The Cats prepare to take on Pies at the MCG tonight and there is plenty of discussion about not only the Cats form, but the speed that has been added to their team.
The Cats certainly appear to have added significant leg speed over the last 2 or 3 yrs. However on closer inspection, is it pure leg speed or speed of ball movement? I would certainly argue the later. If you look through the Cats line-up you would not consider them individually a quick team, with the exception of Steven Motlop. There is no doubt when Motlop gets the ball he has the ability to cover ground quickly and he makes them a significantly better team when he is up and going.
Last year we saw the impact that Lewis Jetta had on the Sydney Swans and it certainly gave the Swans something that they had been lacking. I feel that Motlop has now become to Geelong, what Jetta was to the Swans. The Geelong speed, I believe is generated because of the trust they have in each other to move the ball. It was never more evident than last week against the Bombers. Whilst their decision making is generally first class, I can’t remember a team that is so flamboyant when moving the ball up the field. Stevie J had 5 or 6 over the should no-look hand passes and Jimmy Bartel kicked two wild torpedoes up the corridor out of defence.
In isolation, these possessions would seem reckless. However, this Geelong team over many, many years has established a style of game that every player is willing to adhere to. There is an incredible commitment to each other and to the coaching staff which extends to a great belief when they take the field. When Stevie J hits a handball over his shoulder he trusts that someone will be there. When Jimmy Bartel kicks a torp up the corridor, even if it slews off the side of his boot, a team mate will be there to clean it up. This is why the Cats appear to be so quick.
Geelong has grabbed 109 intercept marks so far this season and have a kicking efficiency of 68%, the best of any side. They read the ball extremely well from the opposition and transfer it incredibly quickly from end-to-end. Unlike other top-sides entering their forward 50, they can be very unpredictable. The Cats have averaged 10 goal kickers per match this season, the most of any side in the competition. So the ultimate challenge is not the leg speed of the Cats, but how to slow down the Cats clinical, daring ball movement. This is a major concern, given last week the Pies struggles to contain the Dockers during periods of the game. One immediate concern for the Pies however, will be the match up on Motlop. Last week, they made a big mistake in playing McCaffer on Walters, who is a similar type to the Geelong small forward. That problem is exacerbated by the suspension of Heath Shaw, as I believe Shaw was the best match up for Walters and would be for Motlop.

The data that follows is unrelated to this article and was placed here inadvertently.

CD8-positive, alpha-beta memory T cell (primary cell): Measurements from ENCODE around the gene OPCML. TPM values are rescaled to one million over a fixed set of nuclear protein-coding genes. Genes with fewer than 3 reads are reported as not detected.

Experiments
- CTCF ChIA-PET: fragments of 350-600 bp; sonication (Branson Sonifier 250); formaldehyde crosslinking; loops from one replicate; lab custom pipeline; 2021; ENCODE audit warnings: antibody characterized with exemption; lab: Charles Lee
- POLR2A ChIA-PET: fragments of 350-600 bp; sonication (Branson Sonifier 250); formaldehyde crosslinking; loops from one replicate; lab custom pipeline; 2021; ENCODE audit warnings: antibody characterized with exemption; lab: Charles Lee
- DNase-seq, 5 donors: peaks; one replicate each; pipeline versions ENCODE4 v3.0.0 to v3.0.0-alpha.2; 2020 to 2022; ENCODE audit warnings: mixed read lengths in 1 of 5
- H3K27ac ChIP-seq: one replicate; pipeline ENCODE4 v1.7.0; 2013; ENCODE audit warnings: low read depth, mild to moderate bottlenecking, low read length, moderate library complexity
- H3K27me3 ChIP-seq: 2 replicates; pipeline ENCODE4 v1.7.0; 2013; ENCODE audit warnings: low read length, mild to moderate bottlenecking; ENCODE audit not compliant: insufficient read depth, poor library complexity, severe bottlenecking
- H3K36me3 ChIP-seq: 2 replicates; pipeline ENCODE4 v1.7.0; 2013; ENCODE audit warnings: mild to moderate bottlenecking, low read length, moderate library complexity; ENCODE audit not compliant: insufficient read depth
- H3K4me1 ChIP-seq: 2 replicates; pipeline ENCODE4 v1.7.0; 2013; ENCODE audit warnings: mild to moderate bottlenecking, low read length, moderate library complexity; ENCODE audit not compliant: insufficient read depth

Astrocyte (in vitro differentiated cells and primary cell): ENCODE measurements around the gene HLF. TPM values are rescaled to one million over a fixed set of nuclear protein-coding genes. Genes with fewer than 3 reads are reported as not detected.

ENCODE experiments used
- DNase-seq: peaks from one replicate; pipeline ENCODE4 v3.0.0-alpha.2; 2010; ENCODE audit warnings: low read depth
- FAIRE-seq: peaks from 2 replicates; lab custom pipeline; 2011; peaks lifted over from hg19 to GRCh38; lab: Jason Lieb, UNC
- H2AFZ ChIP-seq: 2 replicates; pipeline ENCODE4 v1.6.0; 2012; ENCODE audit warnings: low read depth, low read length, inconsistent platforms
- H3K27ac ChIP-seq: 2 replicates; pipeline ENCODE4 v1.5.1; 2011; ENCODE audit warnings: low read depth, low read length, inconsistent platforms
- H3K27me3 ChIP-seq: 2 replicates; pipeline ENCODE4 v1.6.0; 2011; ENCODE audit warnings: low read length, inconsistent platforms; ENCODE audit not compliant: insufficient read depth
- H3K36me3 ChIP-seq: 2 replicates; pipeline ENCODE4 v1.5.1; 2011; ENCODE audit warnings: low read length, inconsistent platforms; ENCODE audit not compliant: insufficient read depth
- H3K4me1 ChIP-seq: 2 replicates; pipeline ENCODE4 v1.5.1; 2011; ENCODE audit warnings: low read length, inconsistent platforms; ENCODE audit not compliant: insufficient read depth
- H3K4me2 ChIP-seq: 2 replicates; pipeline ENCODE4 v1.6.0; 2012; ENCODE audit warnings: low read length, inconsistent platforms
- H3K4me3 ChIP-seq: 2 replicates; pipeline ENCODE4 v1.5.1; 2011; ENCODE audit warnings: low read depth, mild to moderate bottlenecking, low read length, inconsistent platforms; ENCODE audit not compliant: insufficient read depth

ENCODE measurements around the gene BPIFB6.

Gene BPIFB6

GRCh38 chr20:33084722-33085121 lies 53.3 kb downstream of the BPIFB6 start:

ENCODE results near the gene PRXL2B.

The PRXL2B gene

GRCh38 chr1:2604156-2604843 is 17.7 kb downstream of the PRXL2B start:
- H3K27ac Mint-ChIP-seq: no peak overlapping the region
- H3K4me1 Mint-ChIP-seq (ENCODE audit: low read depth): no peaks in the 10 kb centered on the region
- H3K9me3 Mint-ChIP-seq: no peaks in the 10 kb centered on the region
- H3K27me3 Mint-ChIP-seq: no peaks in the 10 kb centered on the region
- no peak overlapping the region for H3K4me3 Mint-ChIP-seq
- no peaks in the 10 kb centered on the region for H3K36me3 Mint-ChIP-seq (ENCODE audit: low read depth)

However, if the Pies cannot remedy their problems with their team defence, match ups will become irrelevant. The Pies players must mentally start to switch on when the opposition has the ball, as they have become far too easy to score against. It will be a fascinating game to watch at the MCG tonight. The best, most aggressive and fasted ball movement team in the competition, against the team that is struggling to defend. At the moment the Cats are a magical team to watch, as the hand is quicker than the eye.